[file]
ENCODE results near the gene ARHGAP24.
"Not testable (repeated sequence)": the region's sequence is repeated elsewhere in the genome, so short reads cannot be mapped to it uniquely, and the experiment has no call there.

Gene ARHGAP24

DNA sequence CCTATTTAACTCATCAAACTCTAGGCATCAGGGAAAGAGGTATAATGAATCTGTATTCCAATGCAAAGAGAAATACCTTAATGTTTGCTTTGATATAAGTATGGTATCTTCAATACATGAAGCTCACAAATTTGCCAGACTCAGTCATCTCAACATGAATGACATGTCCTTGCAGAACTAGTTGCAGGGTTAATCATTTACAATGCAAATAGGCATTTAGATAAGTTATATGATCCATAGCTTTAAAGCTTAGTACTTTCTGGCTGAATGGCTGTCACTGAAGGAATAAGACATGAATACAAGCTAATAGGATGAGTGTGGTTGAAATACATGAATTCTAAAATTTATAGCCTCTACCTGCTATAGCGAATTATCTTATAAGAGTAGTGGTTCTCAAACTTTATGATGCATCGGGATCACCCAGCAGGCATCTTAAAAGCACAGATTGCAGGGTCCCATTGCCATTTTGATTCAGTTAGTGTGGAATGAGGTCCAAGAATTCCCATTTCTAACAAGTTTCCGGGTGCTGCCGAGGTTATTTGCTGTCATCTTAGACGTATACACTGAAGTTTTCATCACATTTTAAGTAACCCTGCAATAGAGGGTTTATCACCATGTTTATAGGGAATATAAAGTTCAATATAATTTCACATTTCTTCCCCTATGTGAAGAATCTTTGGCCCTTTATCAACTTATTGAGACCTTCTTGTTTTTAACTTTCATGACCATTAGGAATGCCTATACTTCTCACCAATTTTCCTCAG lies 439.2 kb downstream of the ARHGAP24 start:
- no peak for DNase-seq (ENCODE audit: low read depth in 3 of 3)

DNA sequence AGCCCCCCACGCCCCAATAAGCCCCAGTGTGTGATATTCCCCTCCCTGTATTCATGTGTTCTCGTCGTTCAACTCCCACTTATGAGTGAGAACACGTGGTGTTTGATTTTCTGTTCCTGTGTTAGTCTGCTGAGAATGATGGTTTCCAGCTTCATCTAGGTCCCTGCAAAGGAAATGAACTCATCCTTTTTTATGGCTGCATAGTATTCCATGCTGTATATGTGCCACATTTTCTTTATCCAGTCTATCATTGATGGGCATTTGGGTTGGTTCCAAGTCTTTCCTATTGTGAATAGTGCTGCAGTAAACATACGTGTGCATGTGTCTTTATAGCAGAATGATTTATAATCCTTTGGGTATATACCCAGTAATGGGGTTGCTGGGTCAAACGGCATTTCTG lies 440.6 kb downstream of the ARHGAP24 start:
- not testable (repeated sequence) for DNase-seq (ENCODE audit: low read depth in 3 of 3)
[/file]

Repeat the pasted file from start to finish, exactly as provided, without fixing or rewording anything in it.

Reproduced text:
ENCODE results near the gene ARHGAP24.
"Not testable (repeated sequence)": the region's sequence is repeated elsewhere in the genome, so short reads cannot be mapped to it uniquely, and the experiment has no call there.

Gene ARHGAP24

DNA sequence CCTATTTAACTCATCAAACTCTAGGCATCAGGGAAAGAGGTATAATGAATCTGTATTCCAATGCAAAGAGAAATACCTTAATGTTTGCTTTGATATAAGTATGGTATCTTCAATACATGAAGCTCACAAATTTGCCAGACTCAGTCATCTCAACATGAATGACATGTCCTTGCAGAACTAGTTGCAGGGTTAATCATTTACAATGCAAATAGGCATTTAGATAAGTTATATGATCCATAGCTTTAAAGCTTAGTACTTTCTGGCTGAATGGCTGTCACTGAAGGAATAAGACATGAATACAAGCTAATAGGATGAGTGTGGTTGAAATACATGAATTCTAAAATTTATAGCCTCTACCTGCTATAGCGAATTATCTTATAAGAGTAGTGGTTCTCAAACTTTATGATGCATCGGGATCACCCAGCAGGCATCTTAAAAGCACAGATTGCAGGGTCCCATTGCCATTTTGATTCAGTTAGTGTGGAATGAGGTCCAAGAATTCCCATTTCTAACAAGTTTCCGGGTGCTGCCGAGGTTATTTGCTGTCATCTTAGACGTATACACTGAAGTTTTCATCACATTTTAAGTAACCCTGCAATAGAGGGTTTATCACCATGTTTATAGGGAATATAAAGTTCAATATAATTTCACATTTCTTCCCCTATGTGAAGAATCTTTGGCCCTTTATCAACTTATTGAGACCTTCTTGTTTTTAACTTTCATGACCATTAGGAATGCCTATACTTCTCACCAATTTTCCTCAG lies 439.2 kb downstream of the ARHGAP24 start:
- no peak for DNase-seq (ENCODE audit: low read depth in 3 of 3)

DNA sequence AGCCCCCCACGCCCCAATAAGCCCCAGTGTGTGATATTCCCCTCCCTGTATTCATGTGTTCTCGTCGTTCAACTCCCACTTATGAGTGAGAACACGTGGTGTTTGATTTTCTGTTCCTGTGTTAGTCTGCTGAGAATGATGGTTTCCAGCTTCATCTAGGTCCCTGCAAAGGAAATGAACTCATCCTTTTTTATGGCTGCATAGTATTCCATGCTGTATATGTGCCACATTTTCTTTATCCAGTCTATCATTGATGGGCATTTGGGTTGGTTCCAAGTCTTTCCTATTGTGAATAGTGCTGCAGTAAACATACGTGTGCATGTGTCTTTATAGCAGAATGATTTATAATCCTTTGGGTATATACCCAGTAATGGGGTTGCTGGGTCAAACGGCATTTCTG lies 440.6 kb downstream of the ARHGAP24 start:
- not testable (repeated sequence) for DNase-seq (ENCODE audit: low read depth in 3 of 3)